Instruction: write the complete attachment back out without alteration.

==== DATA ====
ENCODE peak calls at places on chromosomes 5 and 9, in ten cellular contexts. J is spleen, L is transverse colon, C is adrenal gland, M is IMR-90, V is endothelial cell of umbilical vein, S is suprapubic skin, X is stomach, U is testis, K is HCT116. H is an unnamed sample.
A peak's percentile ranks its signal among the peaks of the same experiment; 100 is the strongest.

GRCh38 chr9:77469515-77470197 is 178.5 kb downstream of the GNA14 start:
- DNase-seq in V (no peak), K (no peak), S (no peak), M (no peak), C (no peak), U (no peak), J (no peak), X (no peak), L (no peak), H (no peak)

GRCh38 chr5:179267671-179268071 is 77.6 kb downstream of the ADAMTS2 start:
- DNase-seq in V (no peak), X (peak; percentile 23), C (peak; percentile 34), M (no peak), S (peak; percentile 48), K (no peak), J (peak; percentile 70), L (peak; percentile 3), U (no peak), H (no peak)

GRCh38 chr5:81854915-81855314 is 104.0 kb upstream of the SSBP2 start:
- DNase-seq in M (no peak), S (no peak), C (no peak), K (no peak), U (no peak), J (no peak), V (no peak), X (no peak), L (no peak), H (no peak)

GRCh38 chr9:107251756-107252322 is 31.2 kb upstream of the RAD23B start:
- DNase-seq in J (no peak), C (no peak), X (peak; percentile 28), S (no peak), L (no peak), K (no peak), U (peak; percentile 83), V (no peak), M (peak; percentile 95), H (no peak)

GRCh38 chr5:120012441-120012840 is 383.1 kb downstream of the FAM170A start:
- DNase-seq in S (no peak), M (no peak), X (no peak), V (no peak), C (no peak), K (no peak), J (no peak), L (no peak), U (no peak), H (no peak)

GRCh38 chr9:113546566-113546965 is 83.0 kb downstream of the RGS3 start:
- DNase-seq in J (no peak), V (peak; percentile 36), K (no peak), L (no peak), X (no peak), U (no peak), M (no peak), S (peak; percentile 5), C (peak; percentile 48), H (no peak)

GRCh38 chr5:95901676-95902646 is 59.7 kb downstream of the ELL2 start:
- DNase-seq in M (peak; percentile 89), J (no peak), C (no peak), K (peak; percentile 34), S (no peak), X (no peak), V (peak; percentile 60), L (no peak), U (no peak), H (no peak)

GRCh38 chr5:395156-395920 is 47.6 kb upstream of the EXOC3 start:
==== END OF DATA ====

ENCODE peak calls at places on chromosomes 5 and 9, in ten cellular contexts. J is spleen, L is transverse colon, C is adrenal gland, M is IMR-90, V is endothelial cell of umbilical vein, S is suprapubic skin, X is stomach, U is testis, K is HCT116. H is an unnamed sample.
A peak's percentile ranks its signal among the peaks of the same experiment; 100 is the strongest.

GRCh38 chr9:77469515-77470197 is 178.5 kb downstream of the GNA14 start:
- DNase-seq in V (no peak), K (no peak), S (no peak), M (no peak), C (no peak), U (no peak), J (no peak), X (no peak), L (no peak), H (no peak)

GRCh38 chr5:179267671-179268071 is 77.6 kb downstream of the ADAMTS2 start:
- DNase-seq in V (no peak), X (peak; percentile 23), C (peak; percentile 34), M (no peak), S (peak; percentile 48), K (no peak), J (peak; percentile 70), L (peak; percentile 3), U (no peak), H (no peak)

GRCh38 chr5:81854915-81855314 is 104.0 kb upstream of the SSBP2 start:
- DNase-seq in M (no peak), S (no peak), C (no peak), K (no peak), U (no peak), J (no peak), V (no peak), X (no peak), L (no peak), H (no peak)

GRCh38 chr9:107251756-107252322 is 31.2 kb upstream of the RAD23B start:
- DNase-seq in J (no peak), C (no peak), X (peak; percentile 28), S (no peak), L (no peak), K (no peak), U (peak; percentile 83), V (no peak), M (peak; percentile 95), H (no peak)

GRCh38 chr5:120012441-120012840 is 383.1 kb downstream of the FAM170A start:
- DNase-seq in S (no peak), M (no peak), X (no peak), V (no peak), C (no peak), K (no peak), J (no peak), L (no peak), U (no peak), H (no peak)

GRCh38 chr9:113546566-113546965 is 83.0 kb downstream of the RGS3 start:
- DNase-seq in J (no peak), V (peak; percentile 36), K (no peak), L (no peak), X (no peak), U (no peak), M (no peak), S (peak; percentile 5), C (peak; percentile 48), H (no peak)

GRCh38 chr5:95901676-95902646 is 59.7 kb downstream of the ELL2 start:
- DNase-seq in M (peak; percentile 89), J (no peak), C (no peak), K (peak; percentile 34), S (no peak), X (no peak), V (peak; percentile 60), L (no peak), U (no peak), H (no peak)

GRCh38 chr5:395156-395920 is 47.6 kb upstream of the EXOC3 start: